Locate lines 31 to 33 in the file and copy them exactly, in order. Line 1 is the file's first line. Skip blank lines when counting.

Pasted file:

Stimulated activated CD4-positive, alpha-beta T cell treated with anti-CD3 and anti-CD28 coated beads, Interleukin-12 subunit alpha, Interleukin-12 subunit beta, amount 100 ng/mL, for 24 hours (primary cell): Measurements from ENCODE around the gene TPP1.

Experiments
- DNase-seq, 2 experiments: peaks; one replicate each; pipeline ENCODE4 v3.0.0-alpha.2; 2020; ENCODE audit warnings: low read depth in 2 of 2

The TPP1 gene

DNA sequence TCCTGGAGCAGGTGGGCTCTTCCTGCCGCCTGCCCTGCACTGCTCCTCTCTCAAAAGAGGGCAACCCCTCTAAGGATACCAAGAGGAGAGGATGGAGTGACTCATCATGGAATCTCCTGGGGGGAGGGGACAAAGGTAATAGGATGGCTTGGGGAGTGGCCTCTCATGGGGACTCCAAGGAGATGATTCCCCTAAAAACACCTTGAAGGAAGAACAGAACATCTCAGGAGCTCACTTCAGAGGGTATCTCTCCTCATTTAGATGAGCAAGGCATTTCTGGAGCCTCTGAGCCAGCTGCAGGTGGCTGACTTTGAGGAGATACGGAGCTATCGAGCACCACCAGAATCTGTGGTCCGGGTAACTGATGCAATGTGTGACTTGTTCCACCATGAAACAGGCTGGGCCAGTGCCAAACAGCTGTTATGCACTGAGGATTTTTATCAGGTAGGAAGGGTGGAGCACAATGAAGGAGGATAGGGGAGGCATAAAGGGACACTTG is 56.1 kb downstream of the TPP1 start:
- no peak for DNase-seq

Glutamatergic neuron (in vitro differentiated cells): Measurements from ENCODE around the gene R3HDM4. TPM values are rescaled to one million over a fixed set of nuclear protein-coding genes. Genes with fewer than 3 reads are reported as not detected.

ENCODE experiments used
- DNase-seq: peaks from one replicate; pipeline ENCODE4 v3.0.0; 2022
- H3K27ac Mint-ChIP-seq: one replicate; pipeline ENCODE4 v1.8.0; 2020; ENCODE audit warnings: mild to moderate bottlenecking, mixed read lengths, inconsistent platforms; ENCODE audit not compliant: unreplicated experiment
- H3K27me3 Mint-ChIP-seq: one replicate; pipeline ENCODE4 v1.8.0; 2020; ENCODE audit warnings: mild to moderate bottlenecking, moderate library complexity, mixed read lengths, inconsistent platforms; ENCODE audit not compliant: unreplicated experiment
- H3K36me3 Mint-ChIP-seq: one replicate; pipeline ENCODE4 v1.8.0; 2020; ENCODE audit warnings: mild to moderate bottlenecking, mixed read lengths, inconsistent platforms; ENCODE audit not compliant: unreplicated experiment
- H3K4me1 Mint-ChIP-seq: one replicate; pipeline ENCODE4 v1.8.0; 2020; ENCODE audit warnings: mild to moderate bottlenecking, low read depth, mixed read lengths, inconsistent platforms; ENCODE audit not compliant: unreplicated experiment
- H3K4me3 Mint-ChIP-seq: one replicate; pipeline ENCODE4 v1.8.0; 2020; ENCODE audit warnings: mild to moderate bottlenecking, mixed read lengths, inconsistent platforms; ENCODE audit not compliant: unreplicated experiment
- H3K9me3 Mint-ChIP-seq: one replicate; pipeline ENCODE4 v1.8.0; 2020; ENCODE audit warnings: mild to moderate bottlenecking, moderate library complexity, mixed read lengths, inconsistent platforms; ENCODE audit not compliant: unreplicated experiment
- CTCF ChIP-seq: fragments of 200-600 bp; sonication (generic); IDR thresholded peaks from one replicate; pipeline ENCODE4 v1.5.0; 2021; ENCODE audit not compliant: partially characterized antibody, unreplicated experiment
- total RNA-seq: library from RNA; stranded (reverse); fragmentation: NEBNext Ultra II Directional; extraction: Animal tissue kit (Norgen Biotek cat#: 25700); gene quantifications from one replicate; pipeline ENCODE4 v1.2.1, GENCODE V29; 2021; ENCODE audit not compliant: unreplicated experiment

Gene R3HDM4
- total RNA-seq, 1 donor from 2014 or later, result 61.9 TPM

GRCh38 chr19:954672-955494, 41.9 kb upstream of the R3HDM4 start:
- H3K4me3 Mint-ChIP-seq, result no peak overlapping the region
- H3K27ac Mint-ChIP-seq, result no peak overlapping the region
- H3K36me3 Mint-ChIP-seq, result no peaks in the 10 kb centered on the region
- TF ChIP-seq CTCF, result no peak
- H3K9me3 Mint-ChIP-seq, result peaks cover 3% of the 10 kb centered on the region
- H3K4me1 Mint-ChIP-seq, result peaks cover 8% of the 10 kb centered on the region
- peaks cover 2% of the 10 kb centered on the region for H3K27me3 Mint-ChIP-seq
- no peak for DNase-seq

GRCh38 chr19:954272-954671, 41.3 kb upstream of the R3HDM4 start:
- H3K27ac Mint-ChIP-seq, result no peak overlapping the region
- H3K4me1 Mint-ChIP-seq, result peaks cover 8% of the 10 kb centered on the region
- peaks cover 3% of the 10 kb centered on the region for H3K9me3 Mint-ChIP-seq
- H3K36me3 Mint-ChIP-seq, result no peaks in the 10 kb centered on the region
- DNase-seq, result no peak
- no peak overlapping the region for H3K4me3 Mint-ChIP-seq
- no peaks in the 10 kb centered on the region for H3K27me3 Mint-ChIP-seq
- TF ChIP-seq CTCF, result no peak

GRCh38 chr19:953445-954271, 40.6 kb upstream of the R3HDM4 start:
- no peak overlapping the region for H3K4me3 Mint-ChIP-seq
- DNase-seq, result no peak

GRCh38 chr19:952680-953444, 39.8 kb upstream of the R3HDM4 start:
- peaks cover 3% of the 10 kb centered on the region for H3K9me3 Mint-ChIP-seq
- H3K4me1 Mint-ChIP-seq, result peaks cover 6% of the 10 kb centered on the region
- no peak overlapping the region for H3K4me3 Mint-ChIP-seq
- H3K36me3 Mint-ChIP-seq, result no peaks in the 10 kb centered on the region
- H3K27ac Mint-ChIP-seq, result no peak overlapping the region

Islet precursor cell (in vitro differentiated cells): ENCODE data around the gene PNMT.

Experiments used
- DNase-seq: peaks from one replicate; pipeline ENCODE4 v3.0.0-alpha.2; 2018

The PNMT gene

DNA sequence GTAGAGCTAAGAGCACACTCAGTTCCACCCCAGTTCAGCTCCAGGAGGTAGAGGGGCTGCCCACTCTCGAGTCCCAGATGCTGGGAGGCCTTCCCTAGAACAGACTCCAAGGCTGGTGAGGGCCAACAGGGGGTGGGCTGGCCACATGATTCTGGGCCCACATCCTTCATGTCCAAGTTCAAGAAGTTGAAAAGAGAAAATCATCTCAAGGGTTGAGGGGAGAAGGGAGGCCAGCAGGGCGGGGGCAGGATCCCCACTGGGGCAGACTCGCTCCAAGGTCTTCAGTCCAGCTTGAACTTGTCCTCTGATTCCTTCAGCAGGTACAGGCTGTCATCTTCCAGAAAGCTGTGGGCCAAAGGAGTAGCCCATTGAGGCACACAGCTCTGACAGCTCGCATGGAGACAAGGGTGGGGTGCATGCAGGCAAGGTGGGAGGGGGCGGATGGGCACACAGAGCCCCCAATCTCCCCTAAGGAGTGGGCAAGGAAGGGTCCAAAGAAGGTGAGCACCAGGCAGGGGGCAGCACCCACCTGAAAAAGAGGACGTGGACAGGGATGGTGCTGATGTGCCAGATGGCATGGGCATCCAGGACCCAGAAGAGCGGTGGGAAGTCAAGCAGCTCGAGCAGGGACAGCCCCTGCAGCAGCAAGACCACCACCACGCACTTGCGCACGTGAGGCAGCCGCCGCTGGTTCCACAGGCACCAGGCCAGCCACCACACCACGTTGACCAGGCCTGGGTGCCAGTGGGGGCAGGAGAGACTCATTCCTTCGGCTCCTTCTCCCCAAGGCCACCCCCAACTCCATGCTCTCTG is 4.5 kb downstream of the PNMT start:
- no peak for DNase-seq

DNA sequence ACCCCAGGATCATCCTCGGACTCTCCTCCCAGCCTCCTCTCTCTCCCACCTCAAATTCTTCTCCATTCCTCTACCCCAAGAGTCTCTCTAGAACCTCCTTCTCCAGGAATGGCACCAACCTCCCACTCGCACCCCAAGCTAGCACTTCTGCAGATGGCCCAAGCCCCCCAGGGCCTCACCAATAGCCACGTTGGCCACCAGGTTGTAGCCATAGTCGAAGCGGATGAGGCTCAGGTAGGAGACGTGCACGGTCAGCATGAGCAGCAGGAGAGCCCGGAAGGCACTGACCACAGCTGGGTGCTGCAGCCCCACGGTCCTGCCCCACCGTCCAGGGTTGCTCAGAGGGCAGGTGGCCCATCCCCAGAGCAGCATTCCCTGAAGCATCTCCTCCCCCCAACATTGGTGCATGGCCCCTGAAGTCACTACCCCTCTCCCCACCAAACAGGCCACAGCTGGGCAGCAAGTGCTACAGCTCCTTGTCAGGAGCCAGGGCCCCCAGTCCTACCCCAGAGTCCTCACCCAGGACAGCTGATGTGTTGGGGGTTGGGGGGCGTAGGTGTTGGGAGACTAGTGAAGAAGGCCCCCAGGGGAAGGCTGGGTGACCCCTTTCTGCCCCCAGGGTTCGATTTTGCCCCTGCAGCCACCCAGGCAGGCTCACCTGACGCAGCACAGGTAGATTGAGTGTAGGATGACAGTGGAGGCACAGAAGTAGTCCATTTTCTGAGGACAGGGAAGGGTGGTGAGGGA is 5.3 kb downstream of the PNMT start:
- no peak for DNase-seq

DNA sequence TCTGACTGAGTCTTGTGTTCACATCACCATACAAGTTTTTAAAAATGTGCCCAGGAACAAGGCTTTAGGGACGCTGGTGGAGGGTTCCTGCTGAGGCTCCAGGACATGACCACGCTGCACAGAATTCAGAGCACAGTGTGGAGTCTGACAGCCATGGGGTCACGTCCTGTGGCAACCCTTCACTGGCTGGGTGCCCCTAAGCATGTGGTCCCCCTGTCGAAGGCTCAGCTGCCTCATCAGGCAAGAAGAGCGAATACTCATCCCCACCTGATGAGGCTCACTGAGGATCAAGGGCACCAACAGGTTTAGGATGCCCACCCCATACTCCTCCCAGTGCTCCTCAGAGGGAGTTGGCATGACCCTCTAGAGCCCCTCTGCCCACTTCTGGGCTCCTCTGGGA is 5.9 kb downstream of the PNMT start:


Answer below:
- H3K4me1 Mint-ChIP-seq, result peaks cover 8% of the 10 kb centered on the region
- peaks cover 3% of the 10 kb centered on the region for H3K9me3 Mint-ChIP-seq
- H3K36me3 Mint-ChIP-seq, result no peaks in the 10 kb centered on the region